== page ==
Big-O Notation

# Introduction

Big-O notation is used to estimate time or space complexities of algorithms according to their input size. Big-O notation usually only provides an upper bound on the growth rate of the function, so people can expect the guaranteed performance in the worst case. Due to the reason, Big-O is more widely used by developers compared to Big-Theta and Big-Omega.

# Definition Let $f$ and $g$ be two functions defined on some subset of the real numbers. If there is a positive constant $C$ such that for all sufficiently large values of $n$, the absolute value of $f(n)$ is at most $C$ multiplied by the absolute value of $g(n)$. That is, $f(n) = O(g(n))$ if and only if there exists a positive real number $C$ and a real number $n_0$ such that
$|f(n)| \le C|g(n)|$ for all $n \ge n_0.$

Let’s see examples for better understanding. There are two algorithms written in C for sum from 1 to n. (The comment of each line means the operation number.)

// Algorithm1
int calcSum(int n) {
int i = 1; // 1
int sum = 0; // 1
for(; i<=n; ++i)
{
sum = sum+i;
} // 3n+1
return sum;
}
// Total operation number: 1+1+3n+1 = 3n+3

// Algorithm2
int calcSum(int n) {
int count = n; // 1
int sum = 1+n; // 1
sum = sum*count; // 1
sum = sum/2; // 1
return sum;
}
// Total operation number: 1+1+1+1 = 4

##### Big-O notation for Algorithm1

There exists $C$ and $n_0$ such that $|3n+3| \le C|n|$ for all $n \ge n_0.$ (e.g. $C=4, n_0=3$)
Therefore, $3n+3 = O(n).$

##### Big-O notation for Algorithm2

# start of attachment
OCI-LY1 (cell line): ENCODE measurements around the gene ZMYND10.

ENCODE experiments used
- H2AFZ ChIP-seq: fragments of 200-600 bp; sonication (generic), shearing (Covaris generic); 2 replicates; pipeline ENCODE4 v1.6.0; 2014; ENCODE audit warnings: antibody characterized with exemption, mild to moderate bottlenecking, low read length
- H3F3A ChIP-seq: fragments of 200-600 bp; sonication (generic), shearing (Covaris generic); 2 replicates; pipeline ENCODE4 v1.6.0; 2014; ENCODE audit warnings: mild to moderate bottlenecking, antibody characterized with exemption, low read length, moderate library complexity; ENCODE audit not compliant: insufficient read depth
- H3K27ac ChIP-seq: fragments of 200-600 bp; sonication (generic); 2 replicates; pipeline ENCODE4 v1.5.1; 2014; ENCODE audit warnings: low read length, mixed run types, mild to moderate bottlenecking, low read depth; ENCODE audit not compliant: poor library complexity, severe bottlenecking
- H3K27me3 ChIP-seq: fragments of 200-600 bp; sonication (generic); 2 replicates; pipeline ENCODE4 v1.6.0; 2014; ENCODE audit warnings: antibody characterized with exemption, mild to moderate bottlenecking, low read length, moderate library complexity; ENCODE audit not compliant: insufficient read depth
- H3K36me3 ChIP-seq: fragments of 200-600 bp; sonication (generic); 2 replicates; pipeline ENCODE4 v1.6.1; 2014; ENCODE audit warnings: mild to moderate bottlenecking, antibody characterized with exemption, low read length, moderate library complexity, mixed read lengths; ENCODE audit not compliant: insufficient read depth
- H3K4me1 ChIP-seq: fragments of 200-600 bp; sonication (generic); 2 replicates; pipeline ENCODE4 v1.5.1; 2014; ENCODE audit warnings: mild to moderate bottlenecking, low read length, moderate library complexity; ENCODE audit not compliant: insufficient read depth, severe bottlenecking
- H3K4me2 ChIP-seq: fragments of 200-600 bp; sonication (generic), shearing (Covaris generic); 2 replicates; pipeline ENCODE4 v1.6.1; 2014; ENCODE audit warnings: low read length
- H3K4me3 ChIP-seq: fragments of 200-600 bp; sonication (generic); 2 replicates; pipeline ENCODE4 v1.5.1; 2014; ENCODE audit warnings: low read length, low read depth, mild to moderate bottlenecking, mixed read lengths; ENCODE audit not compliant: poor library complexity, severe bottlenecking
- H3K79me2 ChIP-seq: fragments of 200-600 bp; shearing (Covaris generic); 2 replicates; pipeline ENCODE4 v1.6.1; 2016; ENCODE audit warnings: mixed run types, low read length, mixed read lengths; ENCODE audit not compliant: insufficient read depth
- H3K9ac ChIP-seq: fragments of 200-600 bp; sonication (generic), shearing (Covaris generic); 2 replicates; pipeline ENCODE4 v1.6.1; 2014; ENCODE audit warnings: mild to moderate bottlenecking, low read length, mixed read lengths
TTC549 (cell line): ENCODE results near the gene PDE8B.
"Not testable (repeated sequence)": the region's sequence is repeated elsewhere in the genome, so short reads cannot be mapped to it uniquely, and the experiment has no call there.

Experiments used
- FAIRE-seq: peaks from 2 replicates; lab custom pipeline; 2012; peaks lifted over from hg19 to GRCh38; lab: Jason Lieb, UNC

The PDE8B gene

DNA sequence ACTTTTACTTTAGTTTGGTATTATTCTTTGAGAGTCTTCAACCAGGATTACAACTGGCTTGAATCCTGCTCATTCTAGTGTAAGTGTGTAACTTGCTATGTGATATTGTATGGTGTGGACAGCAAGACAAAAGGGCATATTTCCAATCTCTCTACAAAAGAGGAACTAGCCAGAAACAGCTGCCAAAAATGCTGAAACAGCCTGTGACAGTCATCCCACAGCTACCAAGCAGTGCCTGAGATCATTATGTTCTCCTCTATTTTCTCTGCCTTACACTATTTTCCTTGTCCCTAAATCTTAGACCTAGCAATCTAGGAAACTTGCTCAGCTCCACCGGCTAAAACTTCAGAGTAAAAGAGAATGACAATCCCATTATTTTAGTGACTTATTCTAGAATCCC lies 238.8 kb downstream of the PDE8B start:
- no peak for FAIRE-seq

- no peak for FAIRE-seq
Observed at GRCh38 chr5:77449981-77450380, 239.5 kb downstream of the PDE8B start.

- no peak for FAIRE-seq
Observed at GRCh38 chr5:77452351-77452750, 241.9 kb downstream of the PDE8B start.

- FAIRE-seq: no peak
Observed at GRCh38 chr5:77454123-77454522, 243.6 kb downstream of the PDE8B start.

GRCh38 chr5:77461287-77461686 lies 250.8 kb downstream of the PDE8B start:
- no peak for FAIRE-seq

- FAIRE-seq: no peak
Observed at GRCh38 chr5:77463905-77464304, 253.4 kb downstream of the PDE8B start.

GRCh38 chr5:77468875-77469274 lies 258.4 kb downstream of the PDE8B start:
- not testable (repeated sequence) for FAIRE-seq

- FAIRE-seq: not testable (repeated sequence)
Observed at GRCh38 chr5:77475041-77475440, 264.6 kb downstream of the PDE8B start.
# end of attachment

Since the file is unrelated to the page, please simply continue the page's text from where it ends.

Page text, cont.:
There exists $C$ such that $|4| \le C|1|.$ (e.g. $C=4$)
That means, $4 = O(1).$

# Polynomial Expression

In real situations, we may face more complicated expressions than the examples above. Let’s suppose that the complexity function $f(n)$ is $n^2+2n+1$, and we need to simplify this expression using Big-O notation. To say the conclusion first, among the three terms $n^2$, $2n$, and $1$, the one with the highest growth rate will be used as follows: $O(n^2)$.

#### Theorem

$f(n)=O(n^k)$, where $f(n)=a_nn^k+a_{n-1}n^{k-1}+...+a_1n+a_0$ and $a_0,a_1,a_2,...,a_{n-1},a_n$ are real numbers.

Proof:
For all $n \ge 1$,
$|f(n)|=|a_nn^k+a_{n-1}n^{k-1}+...+a_1n+a_0|$ $= |a_n|n^k+|a_{n-1}|n^{k-1}+...+|a_1|n+|a_0|$ $= n^k(|a_n|+|a_{n-1}|/n+...+|a_1|/n^{k-1}+|a_0|/n^k)$
$\le n^k(|a_n|+|a_{n-1}|+...+|a_1|+|a_0|)$
Therefore, $|f(n)| \le Cn^k$ where $C=|a_n|+|a_{n-1}|+...+|a_1|+|a_0|$ and $n_0=1.$ Consequently, $f(n)=O(n^k)$

Going back to $f(n)=n^2+2n+1$, we can use the same approach in order to make Big-O notation for $f(n)=n^2+2n+1$.

For all $n \ge 1,$ ($n_0=1$)
$|f(n)|=n^2+2n+1$
$=n^2(1+2n^{-1}+n^{-2})$
$\le n^2(1+2+1) = 4n^2$
That is, $f(n)=O(n^2)$ ($C=4$, $n_0=1$)

# Other Useful Theorems

Many algorithms consist of two or more sub-procedures. We can derive their proper Big-O notations using the sub-procedure’s Big-O.

#### Theorem 1

Let $f_1(n)=O(g_1(n))$ and $f_2(n)=O(g_2(n))$.
Then, $(f_1+f_2)(n)=O(max(|g_1(n)|,|g_2(n)|))$.

Proof:
By the definition of Big-O, there exists $C_1,C_2,k_1,k_2$ such that $|f_1(n)| \le C_1|g_1(n)|$ for all $n>k_1$ and $|f_2(n)| \le C_2|g_2(n)|$ for all $n>k_2$.
Also, let $n \ge max(k_1,k_2)$, $g(n)=max(|g_1(n)|,|g_2(n)|)$, and $C=C_1+C_2$.
$|f_1(n)+f_2(n)|$
$\le C_1|g_1(n)|+C_2|g_2(n)|$
$\le C_1|g(n)|+C_2|g(n)|$
$= (C_1+C_2)|g(n)|$
$= C|g(n)|$

Corollary:
$(f_1+f_2)(n)=O(g(n))$, where $f_1(n)=O(g(n))$ and $f_2(n)=O(g(n))$.

#### Theorem 2

Let $f_1(n)=O(g_1(n))$ and $f_2(n)=O(g_2(n))$.
Then, $(f_1 f_2)(n)=O(g_1(n)g_2(n))$.

Proof:
Let $n \ge max(k_1,k_2)$ and $C=C_1C_2$
$|(f_1 f_2)(n)|=|f_1(n)||f_2(n)|$
$\le C_1|g_1(n)|C2|g_2(n)|$
$\le C_1C_2|(g_1g_2)(n)|$
$\le C|g_1g_2|(n)$